U.S. stocks rally with stimulus, Fed minutes in focus

NEW YORK, Oct. 7 (Xinhua) -- U.S. stocks closed sharply higher on Wednesday as Wall Street continued to look for clues concerning additional coronavirus stimulus, while digesting the newly-released minutes from the Federal Reserve's September meeting.

The Dow Jones Industrial Average jumped 530.7 points, or 1.91 percent, to 28,303.46. The S&P 500 increased 58.49 points, or 1.74 percent, to 3,419.44. The Nasdaq Composite Index rose 210 points, or 1.88 percent, to 11,364.6.

All the 11 primary S&P 500 sectors advanced, with materials and consumer discretionary up 2.62 percent and 2.47 percent, respectively, leading the gains.

U.S.-listed Chinese companies traded mostly higher, with nine of the top 10 stocks by weight in the S&P U.S. Listed China 50 index ending the day on an upbeat note.

In a tweet late Tuesday, U.S. President Donald Trump urged Congress to approve support for aid to airlines and other stimulus measures, rekindling market hopes for potential coronavirus relief package.

In regular trading on Tuesday, U.S. equities fell sharply with the Dow closing down more than 370 points after Trump said that he had asked his administration's negotiators to withdraw from COVID-19 relief talks with Democrats until after the presidential election in November.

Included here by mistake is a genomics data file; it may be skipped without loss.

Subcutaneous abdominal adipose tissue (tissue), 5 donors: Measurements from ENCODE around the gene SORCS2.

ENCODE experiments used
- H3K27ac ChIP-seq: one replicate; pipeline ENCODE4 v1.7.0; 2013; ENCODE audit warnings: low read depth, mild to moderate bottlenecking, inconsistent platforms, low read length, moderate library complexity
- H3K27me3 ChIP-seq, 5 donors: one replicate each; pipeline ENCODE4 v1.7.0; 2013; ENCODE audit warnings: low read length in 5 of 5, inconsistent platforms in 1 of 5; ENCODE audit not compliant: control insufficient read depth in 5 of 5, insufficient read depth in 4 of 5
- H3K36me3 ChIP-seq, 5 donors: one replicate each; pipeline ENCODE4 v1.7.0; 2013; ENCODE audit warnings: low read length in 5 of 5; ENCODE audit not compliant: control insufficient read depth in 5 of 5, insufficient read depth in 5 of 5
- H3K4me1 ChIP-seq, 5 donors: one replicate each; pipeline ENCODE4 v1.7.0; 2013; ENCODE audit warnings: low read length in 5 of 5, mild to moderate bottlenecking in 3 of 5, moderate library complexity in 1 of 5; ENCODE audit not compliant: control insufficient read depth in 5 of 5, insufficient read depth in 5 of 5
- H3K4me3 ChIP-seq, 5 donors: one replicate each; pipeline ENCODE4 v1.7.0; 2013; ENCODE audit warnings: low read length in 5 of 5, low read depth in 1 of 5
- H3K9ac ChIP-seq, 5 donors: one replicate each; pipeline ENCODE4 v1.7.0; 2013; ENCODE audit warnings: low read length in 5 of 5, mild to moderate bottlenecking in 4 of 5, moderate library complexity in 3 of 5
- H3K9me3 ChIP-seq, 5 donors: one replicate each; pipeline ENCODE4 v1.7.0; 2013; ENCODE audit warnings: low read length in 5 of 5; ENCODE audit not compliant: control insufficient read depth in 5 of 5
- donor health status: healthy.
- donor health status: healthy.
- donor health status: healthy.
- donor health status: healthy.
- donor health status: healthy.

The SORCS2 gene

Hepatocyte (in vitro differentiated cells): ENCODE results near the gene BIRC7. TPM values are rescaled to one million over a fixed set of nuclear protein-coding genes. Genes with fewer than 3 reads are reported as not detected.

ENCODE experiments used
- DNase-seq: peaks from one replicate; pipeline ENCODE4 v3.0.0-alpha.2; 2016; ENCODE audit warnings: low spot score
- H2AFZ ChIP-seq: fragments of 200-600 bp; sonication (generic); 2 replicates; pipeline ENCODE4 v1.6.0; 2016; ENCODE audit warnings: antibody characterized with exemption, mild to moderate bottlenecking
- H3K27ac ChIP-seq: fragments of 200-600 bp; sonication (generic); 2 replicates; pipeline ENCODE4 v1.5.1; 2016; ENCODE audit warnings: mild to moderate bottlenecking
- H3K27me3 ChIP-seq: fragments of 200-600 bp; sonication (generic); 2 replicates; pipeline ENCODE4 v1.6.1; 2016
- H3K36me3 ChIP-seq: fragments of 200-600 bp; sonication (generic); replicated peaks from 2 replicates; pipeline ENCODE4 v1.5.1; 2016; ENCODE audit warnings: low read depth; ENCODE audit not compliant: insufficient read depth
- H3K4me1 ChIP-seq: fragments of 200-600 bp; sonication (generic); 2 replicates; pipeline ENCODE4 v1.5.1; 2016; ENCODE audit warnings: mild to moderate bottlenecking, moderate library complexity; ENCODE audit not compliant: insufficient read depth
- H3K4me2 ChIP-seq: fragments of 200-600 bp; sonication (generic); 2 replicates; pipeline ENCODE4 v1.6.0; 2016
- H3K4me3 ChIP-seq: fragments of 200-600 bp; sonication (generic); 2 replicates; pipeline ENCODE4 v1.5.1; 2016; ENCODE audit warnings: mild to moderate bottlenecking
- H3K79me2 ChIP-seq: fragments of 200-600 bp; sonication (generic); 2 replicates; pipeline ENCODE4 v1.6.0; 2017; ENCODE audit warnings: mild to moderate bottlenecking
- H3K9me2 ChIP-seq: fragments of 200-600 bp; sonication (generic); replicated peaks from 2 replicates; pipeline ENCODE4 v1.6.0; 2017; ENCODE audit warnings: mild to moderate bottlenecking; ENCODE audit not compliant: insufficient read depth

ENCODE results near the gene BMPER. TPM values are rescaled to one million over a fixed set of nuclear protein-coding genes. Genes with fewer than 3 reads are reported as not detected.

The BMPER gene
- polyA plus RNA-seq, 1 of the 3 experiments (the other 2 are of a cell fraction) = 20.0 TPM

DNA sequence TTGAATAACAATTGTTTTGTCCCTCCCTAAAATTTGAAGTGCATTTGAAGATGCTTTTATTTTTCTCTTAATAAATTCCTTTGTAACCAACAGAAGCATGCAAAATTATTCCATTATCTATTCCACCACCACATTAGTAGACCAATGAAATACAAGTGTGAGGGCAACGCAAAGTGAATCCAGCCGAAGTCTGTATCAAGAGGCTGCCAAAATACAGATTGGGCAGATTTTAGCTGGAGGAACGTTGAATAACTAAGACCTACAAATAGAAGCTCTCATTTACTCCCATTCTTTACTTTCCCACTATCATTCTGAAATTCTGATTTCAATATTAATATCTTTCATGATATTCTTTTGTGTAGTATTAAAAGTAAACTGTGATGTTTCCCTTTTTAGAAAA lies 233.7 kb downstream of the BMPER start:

U.S. Federal Reserve officials expressed concern that the U.S. economy recovery could falter if Congress failed to approve another round of pandemic relief, according to the minutes of the Fed's latest policy meeting released Wednesday.

Fed officials believed that while the U.S. economy was recovering, it faced ongoing threats.

"Participants continued to see the uncertainty surrounding the economic outlook as very elevated, with the path of the economy highly dependent on the course of the virus; on how individuals, businesses, and public officials responded to it; and on the effectiveness of public health measures to address it," said the minutes.

"The Fed is pleased with the way the recovery is progressing, though it has not progressed nearly far enough to suggest we are close to realizing the Fed's policy goals," Chris Low, chief economist at FHN Financial, said in a note Wednesday.

"There is still broad support for more fiscal aid, and worry among participants the absence of additional aid could disrupt the economy," said Low.

The Fed last month kept its benchmark interest rate unchanged at the record-low level of near zero and signaled to maintain this target range until at least 2023.

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